The Facebook Generation are leading new technology adoption

I went on to Facebook in 2008 to check up what people could see about my aspiring 17-year-old daughter who wanted to be a doctor. That was when the deluge started –the year after I joined, Facebook went from 100 million to 300 million members. That same daughter is now 26, and is part of the millennial generation, who surprisingly, at first sight, are dropping behind the younger Generation Z in driving technology adoption.

This year’s CONTEXT Smart Home survey has thrown up a fascinating insight – the real Facebook generation, the 18-24 year olds, those who have grown up and lived on social media since their earliest ability to have a Facebook account, are in the driving seat of new technology. Older millennials on the other hand, the 25-34 year olds, are slowing down.

A dramatic increase in intention to buy smart home compared to last year jumps out from the survey results. The question “how much would you spend?” was addressed to those who said they would purchase smart home products in the next 12 months. The Facebook generation are the leaders, taking over from millennials, who have cut back.


n=4,500 respondents to CONTEXT Smart Home survey, May 2017
Measures those who said they would spend budget as % of total age-group surveyed.

The results are even more dramatic in the next tranche of budget, where the 18-24 year olds have more than tripled their intention to spend, and again overtaken the older millennials.

This trend is a lot about the place of technology in this age group – it is an indispensable and non-negotiable part of their budget. As one of my younger colleagues said to me “do not underestimate how much we are prepared to spend on technology.”

Curious to find out more about this trend, we analysed which age-group is most keen to buy the smart lightbulb category, one of the iconic products in the emerging smart home range.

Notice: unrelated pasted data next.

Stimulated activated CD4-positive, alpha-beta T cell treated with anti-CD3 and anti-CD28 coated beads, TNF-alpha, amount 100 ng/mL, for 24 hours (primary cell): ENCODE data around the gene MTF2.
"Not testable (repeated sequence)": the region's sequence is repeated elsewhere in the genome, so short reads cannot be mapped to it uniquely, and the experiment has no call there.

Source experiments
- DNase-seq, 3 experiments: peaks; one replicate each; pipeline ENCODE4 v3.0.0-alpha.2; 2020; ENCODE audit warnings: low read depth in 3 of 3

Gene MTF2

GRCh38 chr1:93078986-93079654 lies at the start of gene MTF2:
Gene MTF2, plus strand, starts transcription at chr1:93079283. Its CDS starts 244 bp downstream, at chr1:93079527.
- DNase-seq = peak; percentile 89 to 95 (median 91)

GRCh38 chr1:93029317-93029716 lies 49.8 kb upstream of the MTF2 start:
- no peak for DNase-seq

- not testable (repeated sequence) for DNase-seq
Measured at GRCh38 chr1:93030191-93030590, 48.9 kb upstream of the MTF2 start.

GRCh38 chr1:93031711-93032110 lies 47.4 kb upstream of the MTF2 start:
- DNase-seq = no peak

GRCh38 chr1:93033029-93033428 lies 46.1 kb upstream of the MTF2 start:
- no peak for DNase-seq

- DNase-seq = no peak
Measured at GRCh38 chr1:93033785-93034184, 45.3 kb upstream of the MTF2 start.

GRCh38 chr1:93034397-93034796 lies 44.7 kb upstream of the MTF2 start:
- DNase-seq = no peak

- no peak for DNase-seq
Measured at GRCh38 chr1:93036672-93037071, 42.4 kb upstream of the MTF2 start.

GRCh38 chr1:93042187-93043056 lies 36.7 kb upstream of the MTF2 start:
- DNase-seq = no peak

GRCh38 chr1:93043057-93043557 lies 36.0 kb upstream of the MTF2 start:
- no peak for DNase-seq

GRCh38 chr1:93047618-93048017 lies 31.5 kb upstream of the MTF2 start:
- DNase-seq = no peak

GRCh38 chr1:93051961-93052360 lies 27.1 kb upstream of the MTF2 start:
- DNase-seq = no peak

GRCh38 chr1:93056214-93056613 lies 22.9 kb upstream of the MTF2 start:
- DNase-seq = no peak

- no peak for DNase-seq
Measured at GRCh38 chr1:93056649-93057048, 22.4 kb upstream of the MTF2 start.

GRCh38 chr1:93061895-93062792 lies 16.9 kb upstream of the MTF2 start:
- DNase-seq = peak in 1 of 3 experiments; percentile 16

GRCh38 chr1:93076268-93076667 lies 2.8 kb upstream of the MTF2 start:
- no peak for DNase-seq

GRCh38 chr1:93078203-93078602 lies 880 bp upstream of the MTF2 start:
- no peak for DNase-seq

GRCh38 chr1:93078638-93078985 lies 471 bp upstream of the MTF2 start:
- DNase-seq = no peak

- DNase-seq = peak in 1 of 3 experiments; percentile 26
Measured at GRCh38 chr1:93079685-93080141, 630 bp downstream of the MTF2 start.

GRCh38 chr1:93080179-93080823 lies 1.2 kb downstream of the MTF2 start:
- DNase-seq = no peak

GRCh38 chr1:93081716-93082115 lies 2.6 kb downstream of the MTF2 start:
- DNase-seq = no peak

The results showed that in 5 of the 9 countries – France, Turkey, Sweden, the Netherlands and the UK – there was strong over-indexation of the 18-24 age-group. The over-indexation in the older millennial age-range was significant in the UK but in no other country. The other trend of note is the importance of the older generation in Germany which is over-indexed in both the 55-64 and the 65+ age range.

What does this mean for the technology industry?

  • Capturing the budget of the 18-24 year olds (and younger) should be a top priority
  • Marketing of the entry-level Smart Home products has to be strongly focused on social media and other such means to capture these young people’s budgets.
  • It is time to wake up to the importance of social media as a means of shopping. In December 2016 we surveyed 42 retailers across EMEA, and one of the stand-out findings was how few have developed shopping through social media – only 12.9% offered buy on social media and ship to home; 6.5% offered buy on social media and collect in store

Lastly, let’s not forget that social media does not mean Facebook alone – the very fact that people like me joined Facebook, drove many young people away and into their own space – you can find them on Snapchat, Instagram and best of all (but advert-less) whatsapp!

by AS

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Filed under Connectivity, Home automation, Market Analysis, Mobile technology, Retail, Smart Home, Smart Technology

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